- Extension of Time and Delay claim clauses especially where Standard Form Contracts contain onerous and unnecessary preconditions or bars on claims for delay or for disruption caused by the Principal;
- Termination for convenience clauses that only allow for one party to terminate the Contract;
- Termination clauses generally where powers are provided to the recipient of goods and services to terminate but more limited powers are conferred on the supply of those goods and services to terminate. Clauses of this type result in a significant imbalance and risk where the legitimate interests and rights are not proportionate;
- Time bars or other conditions precedent to claiming Variations or Extensions of Time particularly when there are unreasonably short timeframes or provisions which deem that a party has foregone its entitlement to claim if a Notice of Claim is not provided within a prescribed time;
- Clauses which entitle a Principal or Head Contractor to exercise its absolute discretion against the interests of another party;
- Liquidated damages especially in the case of residential building work which underestimate the home owner’s loss due to delay caused by the builder or construction company; and
- Clauses which confer power to assign and/or novate that Contract to the detriment of the other party without that other party’s consent.
Consequences if a Court finds that a term is unfair
Where a term is found by Court to be unfair, the clause will be void ab initio (as if the clause never existed) and will be unenforceable.
A finding by the Court that a clause is void and unenforceable does not necessarily mean that the whole of the Contract is unenforceable.
If, however, the void clause goes to the heart of the Contract, there is a risk that the whole of the Contract can also be declared void and unenforceable.
How the new laws can affect you
The unfair contract legislation for small businesses has a significant implications for the construction industry from a risk, commercial and reputational point of view.
The key concern for the Construction Industry is that a term relied upon by a Principal or Head Contractor may be held to be unfair and declared void and unenforceable.
This will mean that contractual clauses once relied upon by Principals and Head Contractors to defeat claims by Subcontractors may no longer be enforceable.
Given the imminence of the commencement of the legislation, Principals and Head Contractors should, as a minimum:
- make enquiries in the early stages of engagement and prior to the letting of Contracts as to whether the other party is a small business;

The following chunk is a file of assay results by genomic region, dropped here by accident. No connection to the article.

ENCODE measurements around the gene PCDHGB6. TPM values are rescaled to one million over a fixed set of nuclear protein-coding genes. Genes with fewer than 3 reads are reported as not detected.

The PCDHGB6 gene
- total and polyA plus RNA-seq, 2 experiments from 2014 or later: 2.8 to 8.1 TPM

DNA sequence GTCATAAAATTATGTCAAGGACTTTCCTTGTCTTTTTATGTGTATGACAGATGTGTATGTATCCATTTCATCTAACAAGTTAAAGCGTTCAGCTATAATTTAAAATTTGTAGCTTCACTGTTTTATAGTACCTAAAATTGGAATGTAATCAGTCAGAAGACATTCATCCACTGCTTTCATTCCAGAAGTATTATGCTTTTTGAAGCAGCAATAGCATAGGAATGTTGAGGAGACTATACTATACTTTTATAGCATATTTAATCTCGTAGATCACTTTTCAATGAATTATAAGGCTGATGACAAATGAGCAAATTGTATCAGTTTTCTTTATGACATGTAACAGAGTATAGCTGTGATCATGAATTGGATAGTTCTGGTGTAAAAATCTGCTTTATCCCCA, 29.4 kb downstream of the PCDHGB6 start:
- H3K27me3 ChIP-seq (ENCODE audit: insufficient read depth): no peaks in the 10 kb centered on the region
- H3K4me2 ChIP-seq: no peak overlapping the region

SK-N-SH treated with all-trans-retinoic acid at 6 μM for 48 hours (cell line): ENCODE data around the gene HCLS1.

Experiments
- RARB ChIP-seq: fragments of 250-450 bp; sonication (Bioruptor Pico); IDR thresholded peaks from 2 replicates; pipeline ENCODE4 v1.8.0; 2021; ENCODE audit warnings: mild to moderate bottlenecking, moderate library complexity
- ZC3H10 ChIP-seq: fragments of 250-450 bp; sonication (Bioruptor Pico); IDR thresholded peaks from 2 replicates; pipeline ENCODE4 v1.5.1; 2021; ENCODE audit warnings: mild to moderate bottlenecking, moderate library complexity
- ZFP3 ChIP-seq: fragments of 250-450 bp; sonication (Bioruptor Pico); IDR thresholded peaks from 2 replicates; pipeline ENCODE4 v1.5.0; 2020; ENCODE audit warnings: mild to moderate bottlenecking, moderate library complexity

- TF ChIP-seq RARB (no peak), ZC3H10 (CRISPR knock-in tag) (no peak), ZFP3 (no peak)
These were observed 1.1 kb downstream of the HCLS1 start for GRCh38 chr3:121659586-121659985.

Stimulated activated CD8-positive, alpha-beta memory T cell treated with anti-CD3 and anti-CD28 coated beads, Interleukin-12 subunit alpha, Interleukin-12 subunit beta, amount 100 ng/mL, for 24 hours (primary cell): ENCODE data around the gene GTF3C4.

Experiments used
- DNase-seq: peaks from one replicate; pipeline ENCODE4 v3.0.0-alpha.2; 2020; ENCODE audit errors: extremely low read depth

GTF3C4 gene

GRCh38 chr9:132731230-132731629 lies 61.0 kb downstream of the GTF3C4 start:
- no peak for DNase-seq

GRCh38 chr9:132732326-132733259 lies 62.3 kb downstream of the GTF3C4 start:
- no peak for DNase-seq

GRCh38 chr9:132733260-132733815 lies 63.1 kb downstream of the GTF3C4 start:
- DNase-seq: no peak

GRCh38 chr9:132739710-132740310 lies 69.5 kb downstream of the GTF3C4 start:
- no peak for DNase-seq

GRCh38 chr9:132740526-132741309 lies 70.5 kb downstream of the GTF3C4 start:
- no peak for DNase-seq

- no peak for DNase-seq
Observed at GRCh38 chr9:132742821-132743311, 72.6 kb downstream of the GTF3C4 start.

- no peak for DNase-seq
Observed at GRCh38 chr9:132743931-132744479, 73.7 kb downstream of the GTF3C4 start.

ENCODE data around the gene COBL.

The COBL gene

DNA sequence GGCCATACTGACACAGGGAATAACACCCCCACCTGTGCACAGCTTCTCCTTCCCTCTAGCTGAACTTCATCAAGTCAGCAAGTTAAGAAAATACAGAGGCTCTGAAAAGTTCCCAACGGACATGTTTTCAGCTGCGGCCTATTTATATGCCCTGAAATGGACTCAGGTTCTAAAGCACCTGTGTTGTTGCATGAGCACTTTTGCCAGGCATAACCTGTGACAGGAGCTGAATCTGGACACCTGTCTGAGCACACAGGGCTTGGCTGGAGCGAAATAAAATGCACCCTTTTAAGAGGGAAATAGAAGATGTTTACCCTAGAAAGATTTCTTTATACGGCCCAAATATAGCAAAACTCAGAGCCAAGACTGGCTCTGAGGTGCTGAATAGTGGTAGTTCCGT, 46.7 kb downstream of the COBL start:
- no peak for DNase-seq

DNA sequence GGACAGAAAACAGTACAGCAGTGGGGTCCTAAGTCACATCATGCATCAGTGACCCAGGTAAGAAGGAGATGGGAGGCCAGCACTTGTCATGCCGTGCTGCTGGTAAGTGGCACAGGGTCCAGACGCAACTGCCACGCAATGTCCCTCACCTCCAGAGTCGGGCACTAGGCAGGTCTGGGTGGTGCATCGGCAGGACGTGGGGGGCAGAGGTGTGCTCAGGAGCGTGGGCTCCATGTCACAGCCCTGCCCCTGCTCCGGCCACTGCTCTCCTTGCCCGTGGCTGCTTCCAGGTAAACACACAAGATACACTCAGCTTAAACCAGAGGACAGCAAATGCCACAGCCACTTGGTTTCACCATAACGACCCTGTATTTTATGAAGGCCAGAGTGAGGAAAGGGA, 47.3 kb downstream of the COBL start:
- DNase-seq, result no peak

- review Standard form Contract terms now. Any contractual terms which may be considered unfair may need to be amended and steps may need to be implemented to bring those clauses to the attention of the other party;
- Contracts will need to include effective severance clauses which allow for the Court to declare unfair terms void without affecting the rest of the Contract;
- consider preparing alternative Standard form Contract suites with one suite tailored and reserved for use when contracting with small business; and
- develop an internal and administrative and risk mitigation procedure to:
a)identify when and where there is a risk that the Act may apply;
b)review and adjust how Standard form Contracts are negotiated with small business; and
c)where appropriate, dilute the harshest terms in Standard Form Contracts.
If a term of the Contract is declared void by a Court, the decision of the Court will be published. This may result in reputational damage for the Principal or Head Contractor if the Court makes findings that the Principal or Head Contractor have acted unfairly against a small business.
It may also be possible that Subcontractors may seek to take advantage of the unfair contract laws in Security of Payment adjudications.
Although only the Court has the power to declare that a term is unfair, the legislation does state that an unfair contract term is void if the terms are unfair and the contract is in a Standard Form.
It will not be surprising if Subcontractors will seek the apply the unfair contract laws in Security of Payment adjudications to overcome harsh contractual terms such as time bars which could otherwise operate to defeat payment claims.
The legislation may also empower subcontractors to be more proactively engaged in the negotiation of the terms of the Subcontract.
How Kreisson can assist
Kreisson has expertise and experience in advising Principals and Head Contractors as well as Subcontractors of their rights and entitlements and can provide assistance in revising and amending Standard Form Contracts and in the development of risk mitigation strategies.
David Glinatsis is Solicitor Director of Kreisson.
This communication is sent by Kreisson Legal Pty Limited (ACN 113 986 824). This communication has been prepared for the general information of clients and professional associates of Kreisson Legal. You should not rely on the contents. It is not legal advice and should not be regarded as a substitute for legal advice. The contents may contain copyright.